Suddenly abandoning the argument that the commission was acting on behalf of the whole Order, the pamphlet says, p. 28:-
"The articles of convention distinctly recite that in making this revival the French Languages were acting with the concurrence and approval of those of Aragon and Castile, thus, by a representative of five out of the eight divisions of the Order, giving the weight of majority, if such addition were necessary, to the powers of the associated French Languages."
A recital of the concurrence of parties is worthless unless those parties testify that concurrence by joining in the deed ; for otherwise there is no evidence that the recital is inserted with their knowledge or consent. It is not alleged that the Languages of Aragon and Castile joined in these articles of convention. At a meeting of the eight Languages of the Order five could certainly outvote three on any question that arose ; and the question of the revival of the Language of England could not possibly arise, for that Language was extant, and would be present and voting as one of the eight. Sir Robert Peat's appointment to the Grand Priory was utterly invalid. By the statutes of the Order, tit. 13, sec. 3, the right of appointment to all Priories was vested in the Grand Master and council, so that he was not appointed by the proper authority ; and by tit, 13, sec. 10, membership for fifteen years was required before appointment to a Priory, so that he was not even qualified for appointment.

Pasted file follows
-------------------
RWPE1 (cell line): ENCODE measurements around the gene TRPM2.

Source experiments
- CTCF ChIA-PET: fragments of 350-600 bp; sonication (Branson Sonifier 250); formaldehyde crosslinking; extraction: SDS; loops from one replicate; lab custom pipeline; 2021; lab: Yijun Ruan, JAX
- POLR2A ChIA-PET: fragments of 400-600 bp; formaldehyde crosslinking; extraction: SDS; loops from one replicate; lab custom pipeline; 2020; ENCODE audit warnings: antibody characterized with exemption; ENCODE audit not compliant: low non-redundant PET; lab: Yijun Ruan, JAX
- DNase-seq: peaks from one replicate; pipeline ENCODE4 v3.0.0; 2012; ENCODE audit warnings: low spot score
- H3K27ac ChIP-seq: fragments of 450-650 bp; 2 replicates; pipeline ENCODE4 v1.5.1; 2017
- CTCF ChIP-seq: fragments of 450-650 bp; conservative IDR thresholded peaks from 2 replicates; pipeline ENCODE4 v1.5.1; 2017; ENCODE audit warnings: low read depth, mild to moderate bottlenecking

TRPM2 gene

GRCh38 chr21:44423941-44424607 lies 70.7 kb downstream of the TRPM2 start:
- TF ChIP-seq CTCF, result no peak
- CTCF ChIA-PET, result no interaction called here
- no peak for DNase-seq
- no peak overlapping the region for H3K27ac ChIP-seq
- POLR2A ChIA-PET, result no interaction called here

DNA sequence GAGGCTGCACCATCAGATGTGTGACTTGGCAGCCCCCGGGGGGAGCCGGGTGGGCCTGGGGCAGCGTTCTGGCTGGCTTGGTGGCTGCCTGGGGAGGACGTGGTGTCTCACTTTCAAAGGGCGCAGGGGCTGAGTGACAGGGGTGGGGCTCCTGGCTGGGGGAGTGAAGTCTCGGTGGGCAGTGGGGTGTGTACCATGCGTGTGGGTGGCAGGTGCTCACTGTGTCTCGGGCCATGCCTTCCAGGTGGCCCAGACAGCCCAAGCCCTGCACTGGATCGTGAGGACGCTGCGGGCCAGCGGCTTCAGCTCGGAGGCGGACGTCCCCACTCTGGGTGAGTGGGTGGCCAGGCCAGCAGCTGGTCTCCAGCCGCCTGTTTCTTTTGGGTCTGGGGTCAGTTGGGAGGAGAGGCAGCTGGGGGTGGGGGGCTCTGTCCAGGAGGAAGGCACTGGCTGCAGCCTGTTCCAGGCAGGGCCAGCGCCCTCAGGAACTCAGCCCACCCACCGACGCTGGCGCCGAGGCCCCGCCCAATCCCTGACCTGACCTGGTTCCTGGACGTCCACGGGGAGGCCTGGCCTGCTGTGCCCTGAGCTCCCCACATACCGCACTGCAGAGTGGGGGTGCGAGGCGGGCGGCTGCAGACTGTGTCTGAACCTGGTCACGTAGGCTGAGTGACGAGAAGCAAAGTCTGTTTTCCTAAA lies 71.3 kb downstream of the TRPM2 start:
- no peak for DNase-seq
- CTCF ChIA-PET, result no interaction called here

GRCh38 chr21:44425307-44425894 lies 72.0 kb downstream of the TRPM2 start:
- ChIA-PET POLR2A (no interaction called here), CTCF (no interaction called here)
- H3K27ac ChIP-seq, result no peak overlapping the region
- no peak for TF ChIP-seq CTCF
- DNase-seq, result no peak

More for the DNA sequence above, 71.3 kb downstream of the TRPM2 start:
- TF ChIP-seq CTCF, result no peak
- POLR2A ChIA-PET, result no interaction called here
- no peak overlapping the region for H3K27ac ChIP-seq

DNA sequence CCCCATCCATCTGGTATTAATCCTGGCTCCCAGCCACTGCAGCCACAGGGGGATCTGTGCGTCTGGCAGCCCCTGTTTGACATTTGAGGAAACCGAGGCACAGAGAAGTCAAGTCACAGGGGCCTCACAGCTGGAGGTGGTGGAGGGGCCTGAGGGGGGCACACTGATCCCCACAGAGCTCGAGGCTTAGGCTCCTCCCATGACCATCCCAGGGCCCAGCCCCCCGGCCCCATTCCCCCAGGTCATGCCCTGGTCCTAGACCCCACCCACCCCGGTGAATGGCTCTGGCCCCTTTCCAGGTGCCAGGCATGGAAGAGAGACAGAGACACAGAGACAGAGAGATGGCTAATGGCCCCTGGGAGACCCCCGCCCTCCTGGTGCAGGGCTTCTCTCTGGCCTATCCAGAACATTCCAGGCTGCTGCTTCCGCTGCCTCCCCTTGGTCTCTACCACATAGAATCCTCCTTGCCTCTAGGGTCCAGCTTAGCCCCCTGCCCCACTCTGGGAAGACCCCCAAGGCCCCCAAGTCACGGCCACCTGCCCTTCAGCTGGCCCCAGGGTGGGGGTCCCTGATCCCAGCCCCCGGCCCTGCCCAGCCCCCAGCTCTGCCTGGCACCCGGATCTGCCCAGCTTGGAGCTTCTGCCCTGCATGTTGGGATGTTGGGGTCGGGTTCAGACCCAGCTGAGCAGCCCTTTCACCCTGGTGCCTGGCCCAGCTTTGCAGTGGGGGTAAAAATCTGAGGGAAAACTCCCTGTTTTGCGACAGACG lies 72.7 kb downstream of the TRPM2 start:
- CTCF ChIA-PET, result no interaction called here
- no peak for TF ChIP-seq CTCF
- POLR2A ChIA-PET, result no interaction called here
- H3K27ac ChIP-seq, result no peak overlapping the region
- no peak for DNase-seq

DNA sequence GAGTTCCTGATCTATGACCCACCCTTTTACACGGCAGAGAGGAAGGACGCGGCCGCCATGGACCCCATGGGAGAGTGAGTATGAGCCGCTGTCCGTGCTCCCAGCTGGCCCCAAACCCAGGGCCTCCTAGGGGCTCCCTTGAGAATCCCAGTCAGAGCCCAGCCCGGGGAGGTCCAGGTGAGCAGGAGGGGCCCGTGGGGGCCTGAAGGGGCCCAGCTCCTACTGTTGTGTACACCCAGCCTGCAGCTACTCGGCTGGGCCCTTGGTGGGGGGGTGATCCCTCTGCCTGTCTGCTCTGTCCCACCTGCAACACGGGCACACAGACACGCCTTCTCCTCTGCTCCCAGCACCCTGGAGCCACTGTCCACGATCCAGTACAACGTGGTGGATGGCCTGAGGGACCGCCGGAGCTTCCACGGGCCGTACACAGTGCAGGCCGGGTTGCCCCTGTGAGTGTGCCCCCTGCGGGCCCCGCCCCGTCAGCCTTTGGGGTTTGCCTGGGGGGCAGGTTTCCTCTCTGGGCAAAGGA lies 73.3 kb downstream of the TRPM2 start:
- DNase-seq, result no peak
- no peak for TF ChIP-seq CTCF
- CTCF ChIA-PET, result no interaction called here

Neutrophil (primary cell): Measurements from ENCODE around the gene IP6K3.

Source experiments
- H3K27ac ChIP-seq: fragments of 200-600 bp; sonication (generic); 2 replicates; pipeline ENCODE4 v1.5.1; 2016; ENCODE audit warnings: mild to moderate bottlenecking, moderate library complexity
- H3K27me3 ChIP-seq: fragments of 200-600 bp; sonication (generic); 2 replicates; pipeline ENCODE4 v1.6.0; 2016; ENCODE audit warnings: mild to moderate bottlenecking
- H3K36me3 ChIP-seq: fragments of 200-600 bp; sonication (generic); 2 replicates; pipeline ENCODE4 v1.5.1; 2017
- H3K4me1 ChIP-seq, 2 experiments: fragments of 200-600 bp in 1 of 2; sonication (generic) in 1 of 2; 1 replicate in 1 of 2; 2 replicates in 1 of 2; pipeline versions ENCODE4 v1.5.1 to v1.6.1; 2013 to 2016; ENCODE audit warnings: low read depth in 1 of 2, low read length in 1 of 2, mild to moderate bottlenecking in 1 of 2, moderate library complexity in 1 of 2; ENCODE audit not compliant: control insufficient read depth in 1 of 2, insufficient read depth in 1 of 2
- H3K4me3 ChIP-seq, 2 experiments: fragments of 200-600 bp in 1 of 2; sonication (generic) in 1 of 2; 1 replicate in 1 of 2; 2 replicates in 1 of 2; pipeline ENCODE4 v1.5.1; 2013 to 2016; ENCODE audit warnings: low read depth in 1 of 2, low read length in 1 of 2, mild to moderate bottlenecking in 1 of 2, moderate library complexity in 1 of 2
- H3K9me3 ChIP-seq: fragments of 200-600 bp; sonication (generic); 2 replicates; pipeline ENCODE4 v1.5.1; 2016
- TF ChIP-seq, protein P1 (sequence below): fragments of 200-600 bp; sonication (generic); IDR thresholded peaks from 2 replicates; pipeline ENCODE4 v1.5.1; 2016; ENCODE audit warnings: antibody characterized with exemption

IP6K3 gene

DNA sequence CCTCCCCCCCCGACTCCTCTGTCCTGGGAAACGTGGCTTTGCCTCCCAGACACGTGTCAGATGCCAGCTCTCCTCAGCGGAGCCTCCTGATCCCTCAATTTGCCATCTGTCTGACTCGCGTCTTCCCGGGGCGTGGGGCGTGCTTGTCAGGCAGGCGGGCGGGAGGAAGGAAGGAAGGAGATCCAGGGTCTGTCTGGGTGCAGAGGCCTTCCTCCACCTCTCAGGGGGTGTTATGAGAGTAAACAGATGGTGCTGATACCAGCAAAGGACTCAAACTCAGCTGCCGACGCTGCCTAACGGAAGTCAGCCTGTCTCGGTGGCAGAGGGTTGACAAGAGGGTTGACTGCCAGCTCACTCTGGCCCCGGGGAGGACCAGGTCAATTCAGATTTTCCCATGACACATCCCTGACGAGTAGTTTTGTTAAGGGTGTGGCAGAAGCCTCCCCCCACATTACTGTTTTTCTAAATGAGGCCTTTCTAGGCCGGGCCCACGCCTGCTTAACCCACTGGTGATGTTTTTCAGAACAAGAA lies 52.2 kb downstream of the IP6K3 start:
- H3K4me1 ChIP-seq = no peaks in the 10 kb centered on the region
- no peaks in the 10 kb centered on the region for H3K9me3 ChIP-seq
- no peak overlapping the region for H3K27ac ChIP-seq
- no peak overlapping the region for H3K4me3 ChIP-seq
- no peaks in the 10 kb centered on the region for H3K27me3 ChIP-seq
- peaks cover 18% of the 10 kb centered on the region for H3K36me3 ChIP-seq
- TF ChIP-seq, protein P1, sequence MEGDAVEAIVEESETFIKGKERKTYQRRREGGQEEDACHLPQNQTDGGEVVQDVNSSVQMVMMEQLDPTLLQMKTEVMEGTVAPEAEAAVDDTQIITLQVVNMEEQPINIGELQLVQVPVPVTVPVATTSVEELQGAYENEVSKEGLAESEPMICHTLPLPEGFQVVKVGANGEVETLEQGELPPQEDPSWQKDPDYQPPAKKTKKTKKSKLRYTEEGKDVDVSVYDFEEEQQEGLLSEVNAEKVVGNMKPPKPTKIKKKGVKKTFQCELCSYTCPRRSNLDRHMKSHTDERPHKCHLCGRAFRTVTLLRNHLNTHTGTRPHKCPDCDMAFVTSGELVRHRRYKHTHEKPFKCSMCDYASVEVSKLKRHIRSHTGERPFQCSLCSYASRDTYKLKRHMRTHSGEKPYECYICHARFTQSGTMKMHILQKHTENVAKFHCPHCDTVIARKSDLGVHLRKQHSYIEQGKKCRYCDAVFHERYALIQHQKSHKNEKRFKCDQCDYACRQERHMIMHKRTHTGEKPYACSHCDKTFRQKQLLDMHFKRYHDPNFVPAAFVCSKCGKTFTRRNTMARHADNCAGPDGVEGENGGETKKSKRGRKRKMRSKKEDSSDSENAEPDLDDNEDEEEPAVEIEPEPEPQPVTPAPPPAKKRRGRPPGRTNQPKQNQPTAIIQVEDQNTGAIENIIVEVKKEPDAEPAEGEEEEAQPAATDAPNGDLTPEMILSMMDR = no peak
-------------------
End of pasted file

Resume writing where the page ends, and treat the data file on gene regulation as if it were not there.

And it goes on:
The pamphlet then proceeds, p. 29 :-